Vegetable Leafminer
Liriomyza sativae Blanchard, Agromyzidae, DIPTERA


Adult - This shiny black fly has variable yellow markings and is 1.0 to 1.8 mm long.

Egg - The white oval egg, about 0.2 mm long, sometimes is visible through the upper epidermis of the leaf.

Larva - The newly hatched larva is nearly colorless and only 0.1 mm long. The fully grown maggot, about 3.0 mm long, has a bright yellow, translucent body, and black mouthparts. Each maggot has a slightly pointed head and a more rounded abdomen.

Pupa - The flattened, segmented pupa is bright yellow at first but gradually turns brown. It is oblong-oval in shape and slightly less than 2 mm long.


Distribution - The vegetable leafminer is found from the tropics into the southeastern and southwestern U.S. It occurs at least as far north as Tennessee and Ohio. Since this leafminer has been confused with closely related species for a long time, the extent of its distribution is not known precisely.

Host Plants - Closely related to the serpentine leafminer which feeds almost exclusively on crucifers, the vegetable leafminer infests a wide variety of plants. Some economically important weed and cultivated crop hosts include squash, okra, pea, tomato, bean, cabbage, turnip, potato, tobacco, cotton, radish, spinach, watermelon, beet, pepper, alfalfa, clover, vetch, and plantain.

Damage - Like serpentine leafminers, vegetable leafminers create lightly colored, irregularly winding mines in leaves. The mines are generally S-shaped and may be enlarged at one end. Infested leaves are favorable habitats for invading bacterial and fungal plant pathogens. Also, since heavily mined leaves may have nearly 100% of their mesophyll removed, photosynthetic efficiency is greatly reduced.

Severe infestations may cause the foliage to turn brown and appear burned. Damaging infestations are most likely to occur after crops have been treated weekly with insecticides such as methomyl or carbaryl. These pesticides kill parasitic wasps which normally keep the leafminer populations at acceptable levels.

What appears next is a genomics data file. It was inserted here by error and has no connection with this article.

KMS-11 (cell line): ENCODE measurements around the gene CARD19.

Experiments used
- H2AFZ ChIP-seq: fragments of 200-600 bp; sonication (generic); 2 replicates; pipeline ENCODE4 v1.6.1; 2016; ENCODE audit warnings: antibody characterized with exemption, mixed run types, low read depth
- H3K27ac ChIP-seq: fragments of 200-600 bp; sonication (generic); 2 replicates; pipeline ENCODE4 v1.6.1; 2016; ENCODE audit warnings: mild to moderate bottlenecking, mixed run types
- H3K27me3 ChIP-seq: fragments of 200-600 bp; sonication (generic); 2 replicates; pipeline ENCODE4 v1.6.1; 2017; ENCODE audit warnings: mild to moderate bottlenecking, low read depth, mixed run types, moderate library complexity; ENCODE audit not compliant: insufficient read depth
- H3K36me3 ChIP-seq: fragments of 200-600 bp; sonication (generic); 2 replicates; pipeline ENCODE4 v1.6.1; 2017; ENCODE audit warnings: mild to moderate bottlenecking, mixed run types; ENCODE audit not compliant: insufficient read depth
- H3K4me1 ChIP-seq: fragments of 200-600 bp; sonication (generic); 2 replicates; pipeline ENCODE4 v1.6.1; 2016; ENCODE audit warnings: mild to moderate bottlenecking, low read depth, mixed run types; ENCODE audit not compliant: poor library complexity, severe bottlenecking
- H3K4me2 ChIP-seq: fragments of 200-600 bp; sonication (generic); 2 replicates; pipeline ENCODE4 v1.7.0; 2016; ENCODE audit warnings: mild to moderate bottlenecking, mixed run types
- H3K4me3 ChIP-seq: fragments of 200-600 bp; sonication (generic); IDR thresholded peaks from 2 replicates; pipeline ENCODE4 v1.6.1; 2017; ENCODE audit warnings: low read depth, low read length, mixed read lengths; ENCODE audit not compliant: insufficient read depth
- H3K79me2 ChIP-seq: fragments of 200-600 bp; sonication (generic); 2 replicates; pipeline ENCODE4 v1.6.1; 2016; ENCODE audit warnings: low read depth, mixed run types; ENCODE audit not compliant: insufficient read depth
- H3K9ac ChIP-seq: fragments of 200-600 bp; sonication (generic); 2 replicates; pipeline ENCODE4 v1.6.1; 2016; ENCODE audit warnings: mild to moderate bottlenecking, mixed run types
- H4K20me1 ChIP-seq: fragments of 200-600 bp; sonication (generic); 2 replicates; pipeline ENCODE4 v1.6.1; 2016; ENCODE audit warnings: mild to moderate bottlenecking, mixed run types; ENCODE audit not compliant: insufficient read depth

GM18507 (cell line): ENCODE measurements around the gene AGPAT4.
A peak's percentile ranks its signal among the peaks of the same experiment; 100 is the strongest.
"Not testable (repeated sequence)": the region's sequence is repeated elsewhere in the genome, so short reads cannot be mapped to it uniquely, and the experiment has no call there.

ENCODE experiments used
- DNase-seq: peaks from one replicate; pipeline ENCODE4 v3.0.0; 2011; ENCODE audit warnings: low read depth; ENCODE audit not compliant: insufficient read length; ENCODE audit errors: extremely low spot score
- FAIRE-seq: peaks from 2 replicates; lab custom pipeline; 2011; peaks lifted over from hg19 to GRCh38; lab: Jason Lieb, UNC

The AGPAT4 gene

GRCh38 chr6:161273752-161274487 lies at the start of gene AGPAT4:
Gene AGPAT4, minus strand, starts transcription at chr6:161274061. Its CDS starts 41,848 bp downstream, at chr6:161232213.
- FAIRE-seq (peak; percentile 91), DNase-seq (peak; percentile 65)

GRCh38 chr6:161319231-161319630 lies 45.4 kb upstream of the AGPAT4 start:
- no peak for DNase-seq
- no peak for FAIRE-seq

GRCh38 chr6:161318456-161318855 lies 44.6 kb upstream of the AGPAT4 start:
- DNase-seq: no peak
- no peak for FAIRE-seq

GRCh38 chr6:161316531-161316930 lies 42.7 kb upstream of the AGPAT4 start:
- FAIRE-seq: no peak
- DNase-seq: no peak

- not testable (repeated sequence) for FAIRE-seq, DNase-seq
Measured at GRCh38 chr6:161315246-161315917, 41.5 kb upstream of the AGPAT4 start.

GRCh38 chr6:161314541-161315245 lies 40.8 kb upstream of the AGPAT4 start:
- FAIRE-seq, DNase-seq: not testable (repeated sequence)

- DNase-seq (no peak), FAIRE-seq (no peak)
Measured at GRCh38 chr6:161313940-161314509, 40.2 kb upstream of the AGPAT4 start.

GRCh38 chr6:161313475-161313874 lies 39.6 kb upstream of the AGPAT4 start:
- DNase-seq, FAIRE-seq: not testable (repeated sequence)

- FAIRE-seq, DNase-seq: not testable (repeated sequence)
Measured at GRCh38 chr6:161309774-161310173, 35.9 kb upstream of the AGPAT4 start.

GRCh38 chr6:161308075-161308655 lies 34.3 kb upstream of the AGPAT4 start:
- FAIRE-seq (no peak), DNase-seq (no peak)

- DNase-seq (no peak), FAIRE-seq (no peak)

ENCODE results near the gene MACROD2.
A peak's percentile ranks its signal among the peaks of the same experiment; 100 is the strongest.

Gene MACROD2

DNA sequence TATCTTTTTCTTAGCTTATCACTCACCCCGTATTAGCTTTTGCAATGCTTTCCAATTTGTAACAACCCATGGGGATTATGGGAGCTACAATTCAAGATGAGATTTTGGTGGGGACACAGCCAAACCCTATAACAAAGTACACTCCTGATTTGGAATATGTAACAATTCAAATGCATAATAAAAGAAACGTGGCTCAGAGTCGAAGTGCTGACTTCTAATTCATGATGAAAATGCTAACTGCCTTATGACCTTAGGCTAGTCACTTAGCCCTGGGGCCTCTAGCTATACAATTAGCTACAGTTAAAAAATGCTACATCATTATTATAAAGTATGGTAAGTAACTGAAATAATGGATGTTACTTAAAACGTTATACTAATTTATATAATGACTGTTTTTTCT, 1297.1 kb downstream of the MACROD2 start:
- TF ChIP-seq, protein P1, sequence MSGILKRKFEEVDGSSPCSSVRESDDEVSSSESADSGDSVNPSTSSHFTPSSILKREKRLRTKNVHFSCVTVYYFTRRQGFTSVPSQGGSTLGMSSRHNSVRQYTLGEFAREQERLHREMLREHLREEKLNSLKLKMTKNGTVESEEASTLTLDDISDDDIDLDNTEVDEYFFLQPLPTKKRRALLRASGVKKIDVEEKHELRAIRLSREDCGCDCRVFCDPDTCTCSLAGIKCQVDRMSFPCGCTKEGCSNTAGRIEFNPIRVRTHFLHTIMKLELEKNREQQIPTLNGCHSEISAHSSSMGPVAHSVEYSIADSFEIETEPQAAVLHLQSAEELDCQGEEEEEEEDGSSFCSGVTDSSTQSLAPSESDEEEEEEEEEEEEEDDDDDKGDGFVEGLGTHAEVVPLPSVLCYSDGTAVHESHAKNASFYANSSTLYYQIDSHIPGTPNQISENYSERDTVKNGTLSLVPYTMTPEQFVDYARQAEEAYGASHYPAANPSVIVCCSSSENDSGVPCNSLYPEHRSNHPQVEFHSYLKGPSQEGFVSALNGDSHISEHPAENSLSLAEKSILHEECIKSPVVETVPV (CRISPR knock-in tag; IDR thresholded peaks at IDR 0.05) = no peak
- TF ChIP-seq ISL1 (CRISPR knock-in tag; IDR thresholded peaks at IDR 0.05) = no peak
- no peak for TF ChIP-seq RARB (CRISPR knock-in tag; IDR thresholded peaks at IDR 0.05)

Life History - Vegetable leafminers feed and breed year round in the southern areas of Florida and Texas. In North Carolina, they overwinter in soil as pupae. Generally, adult flies which emerge in April or May live only 4 to 10 days. After mating, females insert eggs into leaf tissue from the underside of the leaf. Three to 8 days later, eggs hatch and young larvae begin feeding, each one creating its own mine. Although the leafmining stage may last up to 12 days, it is usually completed in 4 or 5 days during summer. Larvae pupate for about 10 days (longer in spring and fall) at the enlarged ends of the mines or in the soil. A new generation is produced approximately every 23 days. At least 5 generations occur each year in southern states. The number is higher in the tropics and under greenhouse conditions.


Practical on a small scale, the removal of infested tomato leaves helps keep leafminer populations at a manageable level. Economically important leafminer damage rarely occurs on cucurbits. Butternut 23 and Cozella are the only squash varieties which show resistance. On vegetable crops other than cucurbits, however, the use of insecticides remains the most reliable method of control. For recommended insecticides and rates, consult the current North Carolina Agricultural Chemicals Manual.

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